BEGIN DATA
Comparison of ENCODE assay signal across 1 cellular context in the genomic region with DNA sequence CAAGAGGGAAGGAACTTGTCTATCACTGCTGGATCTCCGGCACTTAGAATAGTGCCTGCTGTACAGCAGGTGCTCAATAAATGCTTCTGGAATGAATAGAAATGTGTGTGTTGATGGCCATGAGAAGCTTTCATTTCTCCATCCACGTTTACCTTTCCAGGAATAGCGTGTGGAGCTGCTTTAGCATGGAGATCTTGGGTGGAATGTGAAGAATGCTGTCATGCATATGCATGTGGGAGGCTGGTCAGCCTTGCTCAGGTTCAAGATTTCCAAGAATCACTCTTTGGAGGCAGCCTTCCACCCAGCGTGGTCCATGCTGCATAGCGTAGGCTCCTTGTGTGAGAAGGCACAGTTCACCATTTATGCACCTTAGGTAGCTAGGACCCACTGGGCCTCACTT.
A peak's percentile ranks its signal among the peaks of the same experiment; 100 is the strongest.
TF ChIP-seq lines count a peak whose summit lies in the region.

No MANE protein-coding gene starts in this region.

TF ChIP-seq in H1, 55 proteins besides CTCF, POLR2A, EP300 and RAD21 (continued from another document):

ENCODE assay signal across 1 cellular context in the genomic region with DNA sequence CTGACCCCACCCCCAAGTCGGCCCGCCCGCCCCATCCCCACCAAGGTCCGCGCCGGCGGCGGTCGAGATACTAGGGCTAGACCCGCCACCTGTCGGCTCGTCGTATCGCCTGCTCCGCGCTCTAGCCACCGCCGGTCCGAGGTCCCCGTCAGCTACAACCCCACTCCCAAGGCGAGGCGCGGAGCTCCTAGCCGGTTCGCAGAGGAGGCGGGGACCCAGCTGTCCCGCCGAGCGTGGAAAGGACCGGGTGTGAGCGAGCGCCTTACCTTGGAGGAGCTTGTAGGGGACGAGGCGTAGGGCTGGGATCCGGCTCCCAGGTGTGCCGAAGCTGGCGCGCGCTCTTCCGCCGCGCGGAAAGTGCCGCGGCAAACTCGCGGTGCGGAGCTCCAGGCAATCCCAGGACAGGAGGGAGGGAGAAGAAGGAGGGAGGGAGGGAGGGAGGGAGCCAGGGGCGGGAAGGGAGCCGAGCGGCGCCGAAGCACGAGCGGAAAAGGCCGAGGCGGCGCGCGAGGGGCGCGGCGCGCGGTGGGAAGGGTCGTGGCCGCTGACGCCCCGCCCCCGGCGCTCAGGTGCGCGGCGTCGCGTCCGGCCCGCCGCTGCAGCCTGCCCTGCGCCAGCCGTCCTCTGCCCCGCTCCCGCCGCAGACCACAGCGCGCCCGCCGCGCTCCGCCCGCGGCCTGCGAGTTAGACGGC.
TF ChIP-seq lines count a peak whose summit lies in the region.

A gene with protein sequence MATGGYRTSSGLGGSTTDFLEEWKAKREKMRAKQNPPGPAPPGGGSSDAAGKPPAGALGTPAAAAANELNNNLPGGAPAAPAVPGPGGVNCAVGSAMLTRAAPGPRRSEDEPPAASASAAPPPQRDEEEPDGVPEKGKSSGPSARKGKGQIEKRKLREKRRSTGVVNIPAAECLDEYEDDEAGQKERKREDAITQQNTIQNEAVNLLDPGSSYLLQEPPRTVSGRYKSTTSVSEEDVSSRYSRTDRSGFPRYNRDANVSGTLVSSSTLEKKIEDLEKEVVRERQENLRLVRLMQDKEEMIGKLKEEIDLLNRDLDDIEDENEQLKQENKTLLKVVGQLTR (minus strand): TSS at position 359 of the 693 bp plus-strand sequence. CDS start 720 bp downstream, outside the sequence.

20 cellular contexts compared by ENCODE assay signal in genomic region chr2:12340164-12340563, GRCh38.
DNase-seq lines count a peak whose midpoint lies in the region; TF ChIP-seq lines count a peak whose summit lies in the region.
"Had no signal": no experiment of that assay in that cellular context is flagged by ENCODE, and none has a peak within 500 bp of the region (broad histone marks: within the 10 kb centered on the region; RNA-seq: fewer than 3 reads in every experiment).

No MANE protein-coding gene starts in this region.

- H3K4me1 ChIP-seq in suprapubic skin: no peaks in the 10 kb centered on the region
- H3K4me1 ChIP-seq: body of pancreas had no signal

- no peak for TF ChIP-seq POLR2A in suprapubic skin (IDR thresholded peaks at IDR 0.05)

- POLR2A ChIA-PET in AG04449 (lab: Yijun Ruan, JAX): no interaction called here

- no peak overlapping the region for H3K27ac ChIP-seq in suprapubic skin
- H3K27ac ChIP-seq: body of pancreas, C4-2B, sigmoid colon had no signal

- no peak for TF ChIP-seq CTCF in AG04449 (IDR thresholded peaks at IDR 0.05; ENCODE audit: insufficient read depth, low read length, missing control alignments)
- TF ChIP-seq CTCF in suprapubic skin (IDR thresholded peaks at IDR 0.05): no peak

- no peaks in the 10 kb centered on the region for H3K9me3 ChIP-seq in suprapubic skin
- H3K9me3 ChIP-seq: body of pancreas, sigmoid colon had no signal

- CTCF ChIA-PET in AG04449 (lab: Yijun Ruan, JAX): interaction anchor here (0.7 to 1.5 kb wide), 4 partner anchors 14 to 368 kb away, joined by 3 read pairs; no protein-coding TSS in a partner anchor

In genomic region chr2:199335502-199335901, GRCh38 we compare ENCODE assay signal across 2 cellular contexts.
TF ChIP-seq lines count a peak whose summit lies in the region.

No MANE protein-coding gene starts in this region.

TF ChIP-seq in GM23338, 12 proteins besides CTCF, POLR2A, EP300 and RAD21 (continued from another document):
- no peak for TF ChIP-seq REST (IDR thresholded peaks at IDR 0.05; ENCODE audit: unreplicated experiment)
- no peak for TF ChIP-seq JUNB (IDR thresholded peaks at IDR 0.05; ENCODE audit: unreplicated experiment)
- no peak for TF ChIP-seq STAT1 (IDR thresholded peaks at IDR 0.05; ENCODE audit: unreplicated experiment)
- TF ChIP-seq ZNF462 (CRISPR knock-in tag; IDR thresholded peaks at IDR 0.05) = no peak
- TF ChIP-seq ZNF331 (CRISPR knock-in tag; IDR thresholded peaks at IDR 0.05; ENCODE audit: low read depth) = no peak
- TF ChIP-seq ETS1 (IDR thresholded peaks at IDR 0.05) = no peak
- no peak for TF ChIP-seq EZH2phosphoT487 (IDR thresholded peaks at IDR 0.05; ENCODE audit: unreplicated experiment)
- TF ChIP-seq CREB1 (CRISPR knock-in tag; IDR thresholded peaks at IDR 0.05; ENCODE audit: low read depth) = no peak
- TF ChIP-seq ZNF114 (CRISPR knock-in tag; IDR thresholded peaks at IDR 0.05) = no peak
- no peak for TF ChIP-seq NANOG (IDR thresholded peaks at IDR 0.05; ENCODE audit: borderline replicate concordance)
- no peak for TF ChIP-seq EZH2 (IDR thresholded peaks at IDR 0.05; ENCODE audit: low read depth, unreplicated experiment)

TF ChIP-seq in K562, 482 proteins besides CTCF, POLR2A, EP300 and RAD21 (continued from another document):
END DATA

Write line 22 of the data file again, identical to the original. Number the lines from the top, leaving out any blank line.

- H3K9me3 ChIP-seq: body of pancreas, sigmoid colon had no signal